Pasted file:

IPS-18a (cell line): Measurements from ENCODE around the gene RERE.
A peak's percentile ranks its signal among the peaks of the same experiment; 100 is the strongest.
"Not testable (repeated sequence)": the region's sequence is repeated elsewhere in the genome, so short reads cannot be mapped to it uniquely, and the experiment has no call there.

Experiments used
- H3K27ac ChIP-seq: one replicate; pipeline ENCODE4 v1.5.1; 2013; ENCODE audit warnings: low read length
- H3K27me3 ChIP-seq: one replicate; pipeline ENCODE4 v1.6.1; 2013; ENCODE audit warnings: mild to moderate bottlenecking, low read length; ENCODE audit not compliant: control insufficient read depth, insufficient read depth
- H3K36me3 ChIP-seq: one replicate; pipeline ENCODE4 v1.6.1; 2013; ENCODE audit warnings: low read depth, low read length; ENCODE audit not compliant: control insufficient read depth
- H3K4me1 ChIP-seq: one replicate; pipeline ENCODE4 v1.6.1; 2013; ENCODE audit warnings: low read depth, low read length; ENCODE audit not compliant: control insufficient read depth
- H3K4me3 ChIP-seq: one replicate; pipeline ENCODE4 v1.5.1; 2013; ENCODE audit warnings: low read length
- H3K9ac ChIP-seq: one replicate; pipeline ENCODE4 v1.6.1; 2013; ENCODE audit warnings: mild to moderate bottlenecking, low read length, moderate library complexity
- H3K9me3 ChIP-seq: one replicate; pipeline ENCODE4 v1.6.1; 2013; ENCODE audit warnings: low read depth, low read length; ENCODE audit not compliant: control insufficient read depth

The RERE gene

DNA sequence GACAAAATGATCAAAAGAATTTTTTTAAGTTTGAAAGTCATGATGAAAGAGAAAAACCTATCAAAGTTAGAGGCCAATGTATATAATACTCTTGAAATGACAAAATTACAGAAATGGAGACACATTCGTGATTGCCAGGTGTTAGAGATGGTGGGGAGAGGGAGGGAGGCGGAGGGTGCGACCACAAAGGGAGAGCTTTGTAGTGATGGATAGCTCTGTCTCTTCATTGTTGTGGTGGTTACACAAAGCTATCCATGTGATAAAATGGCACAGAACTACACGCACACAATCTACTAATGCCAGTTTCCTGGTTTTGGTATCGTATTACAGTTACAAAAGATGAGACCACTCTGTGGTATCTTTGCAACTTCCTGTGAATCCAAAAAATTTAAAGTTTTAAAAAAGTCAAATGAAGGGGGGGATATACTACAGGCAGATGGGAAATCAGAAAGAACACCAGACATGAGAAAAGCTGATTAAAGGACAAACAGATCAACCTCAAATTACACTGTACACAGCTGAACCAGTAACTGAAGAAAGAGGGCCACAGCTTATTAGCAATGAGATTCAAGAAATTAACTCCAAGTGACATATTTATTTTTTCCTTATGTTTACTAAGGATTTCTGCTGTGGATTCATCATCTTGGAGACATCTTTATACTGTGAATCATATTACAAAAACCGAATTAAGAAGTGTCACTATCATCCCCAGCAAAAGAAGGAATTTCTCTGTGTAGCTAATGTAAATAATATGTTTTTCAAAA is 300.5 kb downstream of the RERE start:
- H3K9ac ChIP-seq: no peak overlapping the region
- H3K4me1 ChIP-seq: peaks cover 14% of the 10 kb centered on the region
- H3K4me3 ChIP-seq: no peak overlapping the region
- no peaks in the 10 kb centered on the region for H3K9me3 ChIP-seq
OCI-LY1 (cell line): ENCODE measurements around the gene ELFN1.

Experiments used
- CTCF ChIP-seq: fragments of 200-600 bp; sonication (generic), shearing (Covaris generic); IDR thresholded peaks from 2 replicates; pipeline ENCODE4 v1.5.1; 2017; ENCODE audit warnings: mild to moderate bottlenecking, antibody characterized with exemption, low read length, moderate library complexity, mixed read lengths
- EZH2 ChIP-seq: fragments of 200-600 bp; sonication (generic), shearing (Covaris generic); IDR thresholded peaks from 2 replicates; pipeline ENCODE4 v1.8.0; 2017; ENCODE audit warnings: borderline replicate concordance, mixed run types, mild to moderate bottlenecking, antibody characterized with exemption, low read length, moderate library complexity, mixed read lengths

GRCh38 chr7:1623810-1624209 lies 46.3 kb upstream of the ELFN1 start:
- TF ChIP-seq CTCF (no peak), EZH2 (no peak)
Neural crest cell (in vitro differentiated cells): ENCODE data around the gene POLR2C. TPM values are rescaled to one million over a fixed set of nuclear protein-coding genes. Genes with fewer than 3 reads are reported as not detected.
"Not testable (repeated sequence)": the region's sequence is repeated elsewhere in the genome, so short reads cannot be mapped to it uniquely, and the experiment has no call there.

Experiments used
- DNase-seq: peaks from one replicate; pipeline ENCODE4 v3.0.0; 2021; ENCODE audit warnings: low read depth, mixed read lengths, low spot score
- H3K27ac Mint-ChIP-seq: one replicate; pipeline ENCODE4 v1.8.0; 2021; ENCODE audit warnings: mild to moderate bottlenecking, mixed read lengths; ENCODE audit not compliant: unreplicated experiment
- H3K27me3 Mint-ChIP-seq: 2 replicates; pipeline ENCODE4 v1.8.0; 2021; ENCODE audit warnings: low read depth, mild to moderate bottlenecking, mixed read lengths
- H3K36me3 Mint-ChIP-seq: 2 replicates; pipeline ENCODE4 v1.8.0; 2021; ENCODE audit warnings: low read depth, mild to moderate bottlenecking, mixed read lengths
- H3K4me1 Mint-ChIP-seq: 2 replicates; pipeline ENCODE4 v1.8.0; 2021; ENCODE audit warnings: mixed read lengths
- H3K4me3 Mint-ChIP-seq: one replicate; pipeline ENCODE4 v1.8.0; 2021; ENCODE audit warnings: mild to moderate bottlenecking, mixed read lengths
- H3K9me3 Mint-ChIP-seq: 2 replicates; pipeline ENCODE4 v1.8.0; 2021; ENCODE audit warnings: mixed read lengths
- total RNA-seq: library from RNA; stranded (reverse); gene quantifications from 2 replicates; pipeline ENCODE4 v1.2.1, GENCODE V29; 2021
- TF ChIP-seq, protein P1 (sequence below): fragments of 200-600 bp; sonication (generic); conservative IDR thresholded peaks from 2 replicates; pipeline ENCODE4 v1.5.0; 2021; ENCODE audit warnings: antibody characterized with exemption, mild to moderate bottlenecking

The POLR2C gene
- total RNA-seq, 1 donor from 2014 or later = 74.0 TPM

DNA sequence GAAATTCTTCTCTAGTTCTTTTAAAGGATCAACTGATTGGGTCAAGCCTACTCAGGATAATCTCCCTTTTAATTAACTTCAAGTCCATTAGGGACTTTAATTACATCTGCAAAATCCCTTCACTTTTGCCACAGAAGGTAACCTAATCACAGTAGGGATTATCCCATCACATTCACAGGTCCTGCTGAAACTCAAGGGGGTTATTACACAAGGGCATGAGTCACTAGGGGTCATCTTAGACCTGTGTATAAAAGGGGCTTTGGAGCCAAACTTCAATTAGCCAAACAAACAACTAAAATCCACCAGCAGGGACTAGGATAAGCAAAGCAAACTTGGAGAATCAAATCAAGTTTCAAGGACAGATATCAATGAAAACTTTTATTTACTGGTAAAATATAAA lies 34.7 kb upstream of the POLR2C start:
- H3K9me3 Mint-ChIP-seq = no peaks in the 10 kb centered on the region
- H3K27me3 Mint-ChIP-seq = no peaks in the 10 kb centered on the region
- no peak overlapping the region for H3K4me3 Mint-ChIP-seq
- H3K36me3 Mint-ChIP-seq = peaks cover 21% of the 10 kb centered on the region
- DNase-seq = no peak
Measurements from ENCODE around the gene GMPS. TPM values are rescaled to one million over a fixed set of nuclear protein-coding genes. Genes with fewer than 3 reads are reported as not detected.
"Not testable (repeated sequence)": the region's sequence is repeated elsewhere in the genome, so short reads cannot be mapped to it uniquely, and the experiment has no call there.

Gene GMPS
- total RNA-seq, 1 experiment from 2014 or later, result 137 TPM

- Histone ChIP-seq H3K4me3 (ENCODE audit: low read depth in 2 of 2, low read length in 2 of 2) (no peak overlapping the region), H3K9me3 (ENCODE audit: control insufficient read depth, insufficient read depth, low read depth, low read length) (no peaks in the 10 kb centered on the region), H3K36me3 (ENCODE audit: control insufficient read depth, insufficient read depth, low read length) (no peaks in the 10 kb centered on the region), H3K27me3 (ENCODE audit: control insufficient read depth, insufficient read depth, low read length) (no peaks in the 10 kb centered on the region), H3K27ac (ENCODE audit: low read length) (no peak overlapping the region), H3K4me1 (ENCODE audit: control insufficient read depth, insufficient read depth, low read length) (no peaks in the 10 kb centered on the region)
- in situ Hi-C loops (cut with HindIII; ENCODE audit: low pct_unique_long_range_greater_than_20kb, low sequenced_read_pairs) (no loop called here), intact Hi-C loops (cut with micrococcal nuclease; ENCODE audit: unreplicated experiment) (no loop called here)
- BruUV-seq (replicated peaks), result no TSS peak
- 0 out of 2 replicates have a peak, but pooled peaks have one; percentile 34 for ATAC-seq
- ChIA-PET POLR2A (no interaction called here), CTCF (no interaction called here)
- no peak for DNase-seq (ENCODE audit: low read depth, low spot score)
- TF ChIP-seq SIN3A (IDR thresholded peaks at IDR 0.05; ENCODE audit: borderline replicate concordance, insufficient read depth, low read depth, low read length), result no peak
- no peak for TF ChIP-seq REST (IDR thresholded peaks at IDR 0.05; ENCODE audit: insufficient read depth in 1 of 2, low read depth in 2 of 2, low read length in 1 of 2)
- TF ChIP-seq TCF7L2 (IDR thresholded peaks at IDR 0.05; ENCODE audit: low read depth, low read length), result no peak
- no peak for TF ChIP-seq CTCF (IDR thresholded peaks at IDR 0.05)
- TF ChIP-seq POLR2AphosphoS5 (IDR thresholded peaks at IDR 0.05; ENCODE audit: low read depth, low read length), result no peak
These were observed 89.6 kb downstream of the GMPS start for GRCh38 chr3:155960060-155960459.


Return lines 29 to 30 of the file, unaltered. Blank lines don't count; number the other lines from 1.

- H3K27me3 Mint-ChIP-seq: 2 replicates; pipeline ENCODE4 v1.8.0; 2021; ENCODE audit warnings: low read depth, mild to moderate bottlenecking, mixed read lengths
- H3K36me3 Mint-ChIP-seq: 2 replicates; pipeline ENCODE4 v1.8.0; 2021; ENCODE audit warnings: low read depth, mild to moderate bottlenecking, mixed read lengths